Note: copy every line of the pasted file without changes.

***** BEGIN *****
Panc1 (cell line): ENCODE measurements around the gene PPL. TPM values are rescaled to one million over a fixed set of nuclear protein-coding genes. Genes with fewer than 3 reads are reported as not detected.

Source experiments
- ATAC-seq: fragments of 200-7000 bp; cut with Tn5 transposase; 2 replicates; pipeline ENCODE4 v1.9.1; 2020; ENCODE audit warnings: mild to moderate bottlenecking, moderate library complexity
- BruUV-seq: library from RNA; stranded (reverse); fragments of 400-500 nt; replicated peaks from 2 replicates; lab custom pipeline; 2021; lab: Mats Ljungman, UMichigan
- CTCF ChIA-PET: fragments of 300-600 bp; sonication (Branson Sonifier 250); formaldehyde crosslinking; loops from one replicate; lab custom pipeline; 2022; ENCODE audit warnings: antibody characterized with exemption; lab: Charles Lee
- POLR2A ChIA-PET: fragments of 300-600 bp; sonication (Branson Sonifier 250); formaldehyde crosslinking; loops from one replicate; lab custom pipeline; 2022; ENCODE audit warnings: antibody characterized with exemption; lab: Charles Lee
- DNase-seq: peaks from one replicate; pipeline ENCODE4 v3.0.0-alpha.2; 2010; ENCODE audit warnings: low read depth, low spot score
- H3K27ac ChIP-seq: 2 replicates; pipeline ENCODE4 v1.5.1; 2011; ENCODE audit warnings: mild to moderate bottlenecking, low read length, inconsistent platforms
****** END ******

Panc1 (cell line): ENCODE measurements around the gene PPL. TPM values are rescaled to one million over a fixed set of nuclear protein-coding genes. Genes with fewer than 3 reads are reported as not detected.

Source experiments
- ATAC-seq: fragments of 200-7000 bp; cut with Tn5 transposase; 2 replicates; pipeline ENCODE4 v1.9.1; 2020; ENCODE audit warnings: mild to moderate bottlenecking, moderate library complexity
- BruUV-seq: library from RNA; stranded (reverse); fragments of 400-500 nt; replicated peaks from 2 replicates; lab custom pipeline; 2021; lab: Mats Ljungman, UMichigan
- CTCF ChIA-PET: fragments of 300-600 bp; sonication (Branson Sonifier 250); formaldehyde crosslinking; loops from one replicate; lab custom pipeline; 2022; ENCODE audit warnings: antibody characterized with exemption; lab: Charles Lee
- POLR2A ChIA-PET: fragments of 300-600 bp; sonication (Branson Sonifier 250); formaldehyde crosslinking; loops from one replicate; lab custom pipeline; 2022; ENCODE audit warnings: antibody characterized with exemption; lab: Charles Lee
- DNase-seq: peaks from one replicate; pipeline ENCODE4 v3.0.0-alpha.2; 2010; ENCODE audit warnings: low read depth, low spot score
- H3K27ac ChIP-seq: 2 replicates; pipeline ENCODE4 v1.5.1; 2011; ENCODE audit warnings: mild to moderate bottlenecking, low read length, inconsistent platforms